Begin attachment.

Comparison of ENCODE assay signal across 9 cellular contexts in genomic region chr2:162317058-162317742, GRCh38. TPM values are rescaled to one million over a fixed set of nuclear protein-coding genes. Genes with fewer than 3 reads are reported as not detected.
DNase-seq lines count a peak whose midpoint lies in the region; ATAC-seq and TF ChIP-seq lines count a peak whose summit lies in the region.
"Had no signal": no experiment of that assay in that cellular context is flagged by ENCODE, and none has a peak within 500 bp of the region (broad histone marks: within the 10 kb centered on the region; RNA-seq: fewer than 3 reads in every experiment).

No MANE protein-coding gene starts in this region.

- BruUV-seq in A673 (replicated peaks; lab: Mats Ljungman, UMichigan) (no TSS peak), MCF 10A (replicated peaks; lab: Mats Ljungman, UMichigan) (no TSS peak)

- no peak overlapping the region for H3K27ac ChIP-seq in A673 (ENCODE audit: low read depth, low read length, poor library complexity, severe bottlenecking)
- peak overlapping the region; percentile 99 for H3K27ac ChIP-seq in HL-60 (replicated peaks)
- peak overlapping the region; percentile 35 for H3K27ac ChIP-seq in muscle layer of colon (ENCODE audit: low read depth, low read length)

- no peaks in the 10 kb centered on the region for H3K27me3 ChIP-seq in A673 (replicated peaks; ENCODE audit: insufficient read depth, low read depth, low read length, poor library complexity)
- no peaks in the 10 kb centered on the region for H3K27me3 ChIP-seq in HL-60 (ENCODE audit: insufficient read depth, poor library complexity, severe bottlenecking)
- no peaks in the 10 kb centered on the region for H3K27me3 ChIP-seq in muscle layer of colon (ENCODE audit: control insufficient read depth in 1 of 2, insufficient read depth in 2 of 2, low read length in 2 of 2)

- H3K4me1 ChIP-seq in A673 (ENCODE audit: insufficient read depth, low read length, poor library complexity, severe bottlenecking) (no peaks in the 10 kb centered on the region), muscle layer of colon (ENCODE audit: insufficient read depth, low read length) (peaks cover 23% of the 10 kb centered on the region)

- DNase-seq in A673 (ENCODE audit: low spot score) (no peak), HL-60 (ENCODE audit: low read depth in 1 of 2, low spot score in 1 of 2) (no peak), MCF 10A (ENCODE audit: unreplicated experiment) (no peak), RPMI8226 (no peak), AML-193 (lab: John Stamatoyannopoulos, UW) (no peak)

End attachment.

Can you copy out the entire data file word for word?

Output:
Comparison of ENCODE assay signal across 9 cellular contexts in genomic region chr2:162317058-162317742, GRCh38. TPM values are rescaled to one million over a fixed set of nuclear protein-coding genes. Genes with fewer than 3 reads are reported as not detected.
DNase-seq lines count a peak whose midpoint lies in the region; ATAC-seq and TF ChIP-seq lines count a peak whose summit lies in the region.
"Had no signal": no experiment of that assay in that cellular context is flagged by ENCODE, and none has a peak within 500 bp of the region (broad histone marks: within the 10 kb centered on the region; RNA-seq: fewer than 3 reads in every experiment).

No MANE protein-coding gene starts in this region.

- BruUV-seq in A673 (replicated peaks; lab: Mats Ljungman, UMichigan) (no TSS peak), MCF 10A (replicated peaks; lab: Mats Ljungman, UMichigan) (no TSS peak)

- no peak overlapping the region for H3K27ac ChIP-seq in A673 (ENCODE audit: low read depth, low read length, poor library complexity, severe bottlenecking)
- peak overlapping the region; percentile 99 for H3K27ac ChIP-seq in HL-60 (replicated peaks)
- peak overlapping the region; percentile 35 for H3K27ac ChIP-seq in muscle layer of colon (ENCODE audit: low read depth, low read length)

- no peaks in the 10 kb centered on the region for H3K27me3 ChIP-seq in A673 (replicated peaks; ENCODE audit: insufficient read depth, low read depth, low read length, poor library complexity)
- no peaks in the 10 kb centered on the region for H3K27me3 ChIP-seq in HL-60 (ENCODE audit: insufficient read depth, poor library complexity, severe bottlenecking)
- no peaks in the 10 kb centered on the region for H3K27me3 ChIP-seq in muscle layer of colon (ENCODE audit: control insufficient read depth in 1 of 2, insufficient read depth in 2 of 2, low read length in 2 of 2)

- H3K4me1 ChIP-seq in A673 (ENCODE audit: insufficient read depth, low read length, poor library complexity, severe bottlenecking) (no peaks in the 10 kb centered on the region), muscle layer of colon (ENCODE audit: insufficient read depth, low read length) (peaks cover 23% of the 10 kb centered on the region)

- DNase-seq in A673 (ENCODE audit: low spot score) (no peak), HL-60 (ENCODE audit: low read depth in 1 of 2, low spot score in 1 of 2) (no peak), MCF 10A (ENCODE audit: unreplicated experiment) (no peak), RPMI8226 (no peak), AML-193 (lab: John Stamatoyannopoulos, UW) (no peak)